The Ohio Organized Crime Investigations Commission (OOCIC) has built a strong collaboration among law enforcement agencies at the federal, state and local levels to interdict illegal drugs. But Jim Rauh, who co-founded Families Against Fentanyl with his wife Valorie in Akron after their son suffered a fatal overdose in 2015, is circulating a petition to take the fight overseas.

Within OOCIC, federal agencies provide intelligence on border crossings and drug dealers’ traffic patterns; local agencies develop confidential sources and supply the manpower and the Commission itself provides state funding to support covert operations and legal expertise. Together, they focus on the specific methods used by transnational drug-trafficking organizations to smuggle bulk narcotic shipments into the U.S. and, ultimately, Ohio.

In 2020, OOCIC’s cooperative efforts seized more than $29 million in illegal drugs, including 168 pounds of methamphetamine, 135 pounds of cocaine, 8 pounds of heroin, 3,117 pounds of marijuana and 87 pounds of fentanyl.

“I’m incredibly grateful for the work of Ohio’s new drug interdiction task forces and the investigators who are working tirelessly to stop the flow of illegal drugs into our country and state,” Gov. Mike DeWine said. “I have no doubt that their work saves lives. These enforcement efforts are critical to our comprehensive RecoveryOhio plan to prevent the sale, distribution and use of illegal drugs throughout Ohio, as well as to expand law enforcement’s role in preventing substance abuse through prevention, education and proactive outreach.”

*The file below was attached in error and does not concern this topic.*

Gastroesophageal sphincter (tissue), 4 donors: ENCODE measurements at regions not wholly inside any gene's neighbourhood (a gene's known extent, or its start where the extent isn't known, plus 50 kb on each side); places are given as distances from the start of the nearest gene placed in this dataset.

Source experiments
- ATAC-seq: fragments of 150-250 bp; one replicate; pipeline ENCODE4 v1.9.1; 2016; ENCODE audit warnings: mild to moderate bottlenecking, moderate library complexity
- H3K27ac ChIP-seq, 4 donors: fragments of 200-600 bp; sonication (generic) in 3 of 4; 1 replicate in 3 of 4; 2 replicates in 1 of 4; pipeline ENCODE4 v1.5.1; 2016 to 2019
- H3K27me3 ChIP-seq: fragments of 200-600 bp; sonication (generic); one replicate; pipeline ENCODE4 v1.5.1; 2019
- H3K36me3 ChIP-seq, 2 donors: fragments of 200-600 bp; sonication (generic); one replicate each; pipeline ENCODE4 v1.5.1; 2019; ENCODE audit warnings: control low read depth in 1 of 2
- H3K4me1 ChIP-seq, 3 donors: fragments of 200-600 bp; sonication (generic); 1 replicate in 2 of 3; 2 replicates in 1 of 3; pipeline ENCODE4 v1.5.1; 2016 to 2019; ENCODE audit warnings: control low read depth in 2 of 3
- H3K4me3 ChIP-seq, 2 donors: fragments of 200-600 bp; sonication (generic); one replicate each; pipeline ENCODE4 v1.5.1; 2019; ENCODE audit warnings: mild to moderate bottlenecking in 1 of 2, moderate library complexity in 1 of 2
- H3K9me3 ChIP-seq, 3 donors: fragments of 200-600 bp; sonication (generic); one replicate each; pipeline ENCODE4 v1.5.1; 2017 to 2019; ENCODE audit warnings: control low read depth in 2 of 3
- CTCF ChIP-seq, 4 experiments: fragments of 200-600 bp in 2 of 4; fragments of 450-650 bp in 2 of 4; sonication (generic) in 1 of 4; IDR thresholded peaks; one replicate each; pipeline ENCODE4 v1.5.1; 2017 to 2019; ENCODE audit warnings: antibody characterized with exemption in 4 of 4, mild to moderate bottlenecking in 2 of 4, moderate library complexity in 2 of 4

Rauh argues that fentanyl and similar drugs should be classified as weapons of mass destruction (WMD).

“The news that Ohio seized 87 pounds of fentanyl this year should serve as a wake up call as to how much of this deadly chemical is making its way into our country,” Rauh said. “Eighty seven pounds of fentanyl is enough to kill the entire population of Ohio.”

Nearly one-third of the fentanyl seized in Ohio (25.3 pounds) was discovered in a single operation in Lima in July, he said.

“The threat to American lives is real and massive and our country needs a massive response,” Rauh said. “We’re calling for our leaders to declare illegal fentanyl and synthetic opioids as weapons of mass destruction. Instead of waiting until fentanyl has crossed our borders to begin tackling the problem, a WMD designation would allow the U.S. to go after the foreign, illegal manufacturers of these deadly chemicals.”

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